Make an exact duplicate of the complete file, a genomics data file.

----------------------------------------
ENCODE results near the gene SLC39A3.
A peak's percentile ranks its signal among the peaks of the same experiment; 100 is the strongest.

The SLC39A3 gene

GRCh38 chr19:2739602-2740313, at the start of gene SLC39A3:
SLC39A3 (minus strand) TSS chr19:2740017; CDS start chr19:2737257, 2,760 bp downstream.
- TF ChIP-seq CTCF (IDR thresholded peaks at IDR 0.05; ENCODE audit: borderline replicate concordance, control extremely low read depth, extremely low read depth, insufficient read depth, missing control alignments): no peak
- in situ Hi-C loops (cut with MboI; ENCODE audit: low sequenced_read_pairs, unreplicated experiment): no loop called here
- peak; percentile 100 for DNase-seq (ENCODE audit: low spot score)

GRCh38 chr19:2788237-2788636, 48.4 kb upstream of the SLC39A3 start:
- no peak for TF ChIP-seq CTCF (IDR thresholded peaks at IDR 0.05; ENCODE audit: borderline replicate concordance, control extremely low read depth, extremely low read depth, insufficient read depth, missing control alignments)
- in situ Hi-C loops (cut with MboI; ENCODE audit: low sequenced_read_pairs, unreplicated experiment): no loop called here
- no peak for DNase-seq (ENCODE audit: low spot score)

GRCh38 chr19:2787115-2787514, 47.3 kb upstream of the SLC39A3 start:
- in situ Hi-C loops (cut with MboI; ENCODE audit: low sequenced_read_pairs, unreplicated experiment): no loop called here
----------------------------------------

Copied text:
ENCODE results near the gene SLC39A3.
A peak's percentile ranks its signal among the peaks of the same experiment; 100 is the strongest.

The SLC39A3 gene

GRCh38 chr19:2739602-2740313, at the start of gene SLC39A3:
SLC39A3 (minus strand) TSS chr19:2740017; CDS start chr19:2737257, 2,760 bp downstream.
- TF ChIP-seq CTCF (IDR thresholded peaks at IDR 0.05; ENCODE audit: borderline replicate concordance, control extremely low read depth, extremely low read depth, insufficient read depth, missing control alignments): no peak
- in situ Hi-C loops (cut with MboI; ENCODE audit: low sequenced_read_pairs, unreplicated experiment): no loop called here
- peak; percentile 100 for DNase-seq (ENCODE audit: low spot score)

GRCh38 chr19:2788237-2788636, 48.4 kb upstream of the SLC39A3 start:
- no peak for TF ChIP-seq CTCF (IDR thresholded peaks at IDR 0.05; ENCODE audit: borderline replicate concordance, control extremely low read depth, extremely low read depth, insufficient read depth, missing control alignments)
- in situ Hi-C loops (cut with MboI; ENCODE audit: low sequenced_read_pairs, unreplicated experiment): no loop called here
- no peak for DNase-seq (ENCODE audit: low spot score)

GRCh38 chr19:2787115-2787514, 47.3 kb upstream of the SLC39A3 start:
- in situ Hi-C loops (cut with MboI; ENCODE audit: low sequenced_read_pairs, unreplicated experiment): no loop called here